Asia - Pacific

2019 'warmest' for bushfire-battling Australia

Mean temperature since 2010 to 2019 was highest on record, says country's meteorology department

Rıyaz Khalıq   | 09.01.2020
2019 'warmest' for bushfire-battling Australia The Australian Department of Defence shows a fire in the distance seen from the Royal Australian Navy's HMAS Adelaide ship off the coast in Eden in New South Wales, as part of bushfire relief operations. ( AUSTRALIAN DEPARTMENT OF DEFENCE / Handout - Anadolu Agency )


Australia witnessed its "warmest year on record" in 2019, apparently causing the ongoing bushfires across the country, Canberra said Thursday.  

"The mean temperature for the 10 years from 2010 to 2019 was the highest on record, at 0.86 °C [1.5F] above average, and 0.31 °C warmer than the 10 years 2000–2009," the country's meteorology bureau said in a statement.

Australia is witnessing deadly bushfires estimated to have killed 1.25 billion animals with over 20 million acres of land burned.

At least 25 people lost their lives while battling the heavy blazes that erupted last August, causing millions of dollars in damages.

New South Wales and South Australia were the most affected regions, as local governments declared emergencies and closed schools to avoid casualties.

"It was the warmest year on record for New South Wales and Western Australia as a whole, and amongst the ten warmest years for the Northern Territory, Queensland, Victoria, and South Australia," the statement said.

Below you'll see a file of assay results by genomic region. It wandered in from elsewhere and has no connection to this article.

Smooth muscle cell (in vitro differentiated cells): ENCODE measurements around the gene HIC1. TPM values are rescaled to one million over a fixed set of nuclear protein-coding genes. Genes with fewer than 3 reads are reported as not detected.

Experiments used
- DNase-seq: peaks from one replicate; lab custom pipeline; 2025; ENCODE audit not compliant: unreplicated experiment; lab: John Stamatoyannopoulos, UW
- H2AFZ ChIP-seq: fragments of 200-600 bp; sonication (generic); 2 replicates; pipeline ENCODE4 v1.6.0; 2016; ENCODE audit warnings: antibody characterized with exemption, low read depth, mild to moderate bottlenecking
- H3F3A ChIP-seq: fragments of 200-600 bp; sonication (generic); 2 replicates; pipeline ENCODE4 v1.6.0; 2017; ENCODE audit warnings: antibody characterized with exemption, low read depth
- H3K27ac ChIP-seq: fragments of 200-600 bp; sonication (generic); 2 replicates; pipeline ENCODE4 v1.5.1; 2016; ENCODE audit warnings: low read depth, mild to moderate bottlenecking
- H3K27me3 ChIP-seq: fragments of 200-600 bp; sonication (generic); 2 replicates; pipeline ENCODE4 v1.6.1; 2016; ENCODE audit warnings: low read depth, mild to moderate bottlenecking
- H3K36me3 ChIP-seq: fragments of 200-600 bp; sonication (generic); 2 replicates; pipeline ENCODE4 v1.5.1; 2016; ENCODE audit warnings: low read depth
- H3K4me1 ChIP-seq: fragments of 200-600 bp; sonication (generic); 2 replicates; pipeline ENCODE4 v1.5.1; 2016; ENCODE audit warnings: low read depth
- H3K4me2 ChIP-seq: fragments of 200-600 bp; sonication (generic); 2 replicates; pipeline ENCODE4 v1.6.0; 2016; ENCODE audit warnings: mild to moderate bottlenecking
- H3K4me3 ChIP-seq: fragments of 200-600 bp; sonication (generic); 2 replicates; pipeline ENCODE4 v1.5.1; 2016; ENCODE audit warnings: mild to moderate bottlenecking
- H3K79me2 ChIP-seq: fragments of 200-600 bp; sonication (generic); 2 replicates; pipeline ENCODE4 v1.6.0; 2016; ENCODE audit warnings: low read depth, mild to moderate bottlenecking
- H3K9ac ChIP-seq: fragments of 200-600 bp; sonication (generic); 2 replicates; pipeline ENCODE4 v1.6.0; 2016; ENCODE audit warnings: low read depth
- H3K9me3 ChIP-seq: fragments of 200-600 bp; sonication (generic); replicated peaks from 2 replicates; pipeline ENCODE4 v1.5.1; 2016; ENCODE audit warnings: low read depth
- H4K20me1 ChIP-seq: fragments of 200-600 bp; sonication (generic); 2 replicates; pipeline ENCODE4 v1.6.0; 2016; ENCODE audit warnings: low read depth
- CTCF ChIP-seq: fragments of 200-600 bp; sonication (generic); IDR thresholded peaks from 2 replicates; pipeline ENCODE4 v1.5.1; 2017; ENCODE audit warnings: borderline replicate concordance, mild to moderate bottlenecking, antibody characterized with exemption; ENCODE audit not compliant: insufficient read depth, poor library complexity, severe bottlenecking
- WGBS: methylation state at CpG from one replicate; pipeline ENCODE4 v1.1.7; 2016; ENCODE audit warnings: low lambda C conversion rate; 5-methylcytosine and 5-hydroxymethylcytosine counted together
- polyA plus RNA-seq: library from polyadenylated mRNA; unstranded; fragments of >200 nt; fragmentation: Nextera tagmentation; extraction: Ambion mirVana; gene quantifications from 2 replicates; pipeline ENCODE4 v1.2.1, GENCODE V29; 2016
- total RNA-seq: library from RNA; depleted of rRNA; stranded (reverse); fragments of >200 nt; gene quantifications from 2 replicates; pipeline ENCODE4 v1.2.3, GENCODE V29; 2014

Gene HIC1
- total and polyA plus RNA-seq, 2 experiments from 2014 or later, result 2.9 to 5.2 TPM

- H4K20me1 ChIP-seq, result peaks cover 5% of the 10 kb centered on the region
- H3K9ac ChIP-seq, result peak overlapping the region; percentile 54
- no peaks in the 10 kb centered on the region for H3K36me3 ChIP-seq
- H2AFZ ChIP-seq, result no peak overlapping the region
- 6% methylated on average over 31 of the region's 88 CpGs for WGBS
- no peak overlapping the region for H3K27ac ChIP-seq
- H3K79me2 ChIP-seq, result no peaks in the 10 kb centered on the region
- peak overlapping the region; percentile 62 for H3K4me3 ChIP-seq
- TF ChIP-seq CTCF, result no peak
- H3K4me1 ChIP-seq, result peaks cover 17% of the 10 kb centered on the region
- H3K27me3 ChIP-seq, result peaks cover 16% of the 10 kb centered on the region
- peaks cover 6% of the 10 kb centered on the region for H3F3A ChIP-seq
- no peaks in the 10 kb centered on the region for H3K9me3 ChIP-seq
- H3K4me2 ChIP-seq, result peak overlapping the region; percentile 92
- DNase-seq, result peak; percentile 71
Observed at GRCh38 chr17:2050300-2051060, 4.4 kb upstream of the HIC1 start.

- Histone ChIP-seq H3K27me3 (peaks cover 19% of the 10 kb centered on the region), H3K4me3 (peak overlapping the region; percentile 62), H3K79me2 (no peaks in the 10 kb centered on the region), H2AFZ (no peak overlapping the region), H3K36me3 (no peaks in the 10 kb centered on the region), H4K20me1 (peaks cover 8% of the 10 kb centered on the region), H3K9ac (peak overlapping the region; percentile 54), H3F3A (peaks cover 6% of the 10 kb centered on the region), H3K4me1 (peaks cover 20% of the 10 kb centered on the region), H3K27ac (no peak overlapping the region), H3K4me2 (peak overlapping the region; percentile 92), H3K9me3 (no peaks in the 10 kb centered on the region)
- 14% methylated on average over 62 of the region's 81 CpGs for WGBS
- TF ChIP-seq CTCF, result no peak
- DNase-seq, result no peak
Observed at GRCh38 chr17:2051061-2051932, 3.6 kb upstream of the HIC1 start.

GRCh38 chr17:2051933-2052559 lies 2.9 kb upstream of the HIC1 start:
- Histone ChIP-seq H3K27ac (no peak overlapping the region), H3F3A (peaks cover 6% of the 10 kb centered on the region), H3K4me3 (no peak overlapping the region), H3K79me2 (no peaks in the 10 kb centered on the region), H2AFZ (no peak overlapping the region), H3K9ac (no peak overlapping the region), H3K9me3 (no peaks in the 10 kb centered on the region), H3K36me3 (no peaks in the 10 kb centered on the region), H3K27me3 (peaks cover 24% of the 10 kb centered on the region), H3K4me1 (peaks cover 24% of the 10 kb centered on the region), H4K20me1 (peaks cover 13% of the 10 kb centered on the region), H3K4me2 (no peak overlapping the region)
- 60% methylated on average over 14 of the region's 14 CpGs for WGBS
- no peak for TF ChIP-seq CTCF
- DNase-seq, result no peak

The country's average temperature for 2019 was 1.52 °C above the 1961-1990 average, well above the old record: +1.33 °C in 2013. "All capital cities were warmer and drier than average in 2019," it added.

It said rainfall for 2019 was "below to very much below average over most of Australia".

"Much of northeastern New South Wales and southeastern Queensland, pastoral South Australia, the central and southern Northern Territory, and southeastern Western Australia received their lowest annual totals on record," it noted.

The statement said the second half of the year had been particularly dry across most of the southern half of the country following several years of below-average rainfall over parts of Queensland and New South Wales.

"Warm and windy conditions during spring to early summer led to repeated periods of severe fire weather, with very large bushfires affecting eastern Australia from September, with many fires continuing to burn after the end of the year," it added.

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